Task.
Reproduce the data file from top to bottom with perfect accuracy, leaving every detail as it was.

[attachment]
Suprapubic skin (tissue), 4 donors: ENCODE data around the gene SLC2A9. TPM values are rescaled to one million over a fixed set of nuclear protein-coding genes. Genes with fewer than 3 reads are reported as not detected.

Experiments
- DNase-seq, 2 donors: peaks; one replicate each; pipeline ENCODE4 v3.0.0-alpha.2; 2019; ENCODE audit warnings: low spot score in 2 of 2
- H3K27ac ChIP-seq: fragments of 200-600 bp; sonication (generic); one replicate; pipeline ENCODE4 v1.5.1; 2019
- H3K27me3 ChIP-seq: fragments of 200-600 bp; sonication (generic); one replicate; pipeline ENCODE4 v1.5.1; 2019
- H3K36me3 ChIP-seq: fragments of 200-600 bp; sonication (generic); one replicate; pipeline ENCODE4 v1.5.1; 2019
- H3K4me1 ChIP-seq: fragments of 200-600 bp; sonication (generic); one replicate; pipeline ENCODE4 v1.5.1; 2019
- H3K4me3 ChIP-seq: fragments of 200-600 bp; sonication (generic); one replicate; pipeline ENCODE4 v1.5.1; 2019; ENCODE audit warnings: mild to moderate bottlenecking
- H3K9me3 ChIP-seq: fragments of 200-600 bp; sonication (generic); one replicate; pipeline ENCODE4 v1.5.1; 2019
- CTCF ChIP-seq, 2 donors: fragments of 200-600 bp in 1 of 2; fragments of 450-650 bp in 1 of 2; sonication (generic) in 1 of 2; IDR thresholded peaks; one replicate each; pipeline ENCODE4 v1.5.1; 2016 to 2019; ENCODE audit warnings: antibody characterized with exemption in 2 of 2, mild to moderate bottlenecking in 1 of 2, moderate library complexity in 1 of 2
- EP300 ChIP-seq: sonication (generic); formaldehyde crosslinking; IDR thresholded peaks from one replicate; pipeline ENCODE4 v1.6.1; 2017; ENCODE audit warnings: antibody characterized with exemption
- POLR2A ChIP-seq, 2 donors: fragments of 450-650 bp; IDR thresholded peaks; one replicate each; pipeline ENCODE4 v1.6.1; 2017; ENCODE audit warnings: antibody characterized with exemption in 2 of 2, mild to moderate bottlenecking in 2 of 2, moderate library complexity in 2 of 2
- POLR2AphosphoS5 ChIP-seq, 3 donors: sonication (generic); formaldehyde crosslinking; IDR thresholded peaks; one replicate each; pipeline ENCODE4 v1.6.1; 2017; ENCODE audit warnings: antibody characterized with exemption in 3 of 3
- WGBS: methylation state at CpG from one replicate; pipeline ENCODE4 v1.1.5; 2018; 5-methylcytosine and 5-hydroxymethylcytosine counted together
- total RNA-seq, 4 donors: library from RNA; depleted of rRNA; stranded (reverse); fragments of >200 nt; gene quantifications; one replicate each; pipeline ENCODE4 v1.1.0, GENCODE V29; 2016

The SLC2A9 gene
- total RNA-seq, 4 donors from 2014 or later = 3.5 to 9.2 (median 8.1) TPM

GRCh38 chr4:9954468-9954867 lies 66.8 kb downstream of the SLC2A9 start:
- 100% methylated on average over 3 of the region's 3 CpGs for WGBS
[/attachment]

Suprapubic skin (tissue), 4 donors: ENCODE data around the gene SLC2A9. TPM values are rescaled to one million over a fixed set of nuclear protein-coding genes. Genes with fewer than 3 reads are reported as not detected.

Experiments
- DNase-seq, 2 donors: peaks; one replicate each; pipeline ENCODE4 v3.0.0-alpha.2; 2019; ENCODE audit warnings: low spot score in 2 of 2
- H3K27ac ChIP-seq: fragments of 200-600 bp; sonication (generic); one replicate; pipeline ENCODE4 v1.5.1; 2019
- H3K27me3 ChIP-seq: fragments of 200-600 bp; sonication (generic); one replicate; pipeline ENCODE4 v1.5.1; 2019
- H3K36me3 ChIP-seq: fragments of 200-600 bp; sonication (generic); one replicate; pipeline ENCODE4 v1.5.1; 2019
- H3K4me1 ChIP-seq: fragments of 200-600 bp; sonication (generic); one replicate; pipeline ENCODE4 v1.5.1; 2019
- H3K4me3 ChIP-seq: fragments of 200-600 bp; sonication (generic); one replicate; pipeline ENCODE4 v1.5.1; 2019; ENCODE audit warnings: mild to moderate bottlenecking
- H3K9me3 ChIP-seq: fragments of 200-600 bp; sonication (generic); one replicate; pipeline ENCODE4 v1.5.1; 2019
- CTCF ChIP-seq, 2 donors: fragments of 200-600 bp in 1 of 2; fragments of 450-650 bp in 1 of 2; sonication (generic) in 1 of 2; IDR thresholded peaks; one replicate each; pipeline ENCODE4 v1.5.1; 2016 to 2019; ENCODE audit warnings: antibody characterized with exemption in 2 of 2, mild to moderate bottlenecking in 1 of 2, moderate library complexity in 1 of 2
- EP300 ChIP-seq: sonication (generic); formaldehyde crosslinking; IDR thresholded peaks from one replicate; pipeline ENCODE4 v1.6.1; 2017; ENCODE audit warnings: antibody characterized with exemption
- POLR2A ChIP-seq, 2 donors: fragments of 450-650 bp; IDR thresholded peaks; one replicate each; pipeline ENCODE4 v1.6.1; 2017; ENCODE audit warnings: antibody characterized with exemption in 2 of 2, mild to moderate bottlenecking in 2 of 2, moderate library complexity in 2 of 2
- POLR2AphosphoS5 ChIP-seq, 3 donors: sonication (generic); formaldehyde crosslinking; IDR thresholded peaks; one replicate each; pipeline ENCODE4 v1.6.1; 2017; ENCODE audit warnings: antibody characterized with exemption in 3 of 3
- WGBS: methylation state at CpG from one replicate; pipeline ENCODE4 v1.1.5; 2018; 5-methylcytosine and 5-hydroxymethylcytosine counted together
- total RNA-seq, 4 donors: library from RNA; depleted of rRNA; stranded (reverse); fragments of >200 nt; gene quantifications; one replicate each; pipeline ENCODE4 v1.1.0, GENCODE V29; 2016

The SLC2A9 gene
- total RNA-seq, 4 donors from 2014 or later = 3.5 to 9.2 (median 8.1) TPM

GRCh38 chr4:9954468-9954867 lies 66.8 kb downstream of the SLC2A9 start:
- 100% methylated on average over 3 of the region's 3 CpGs for WGBS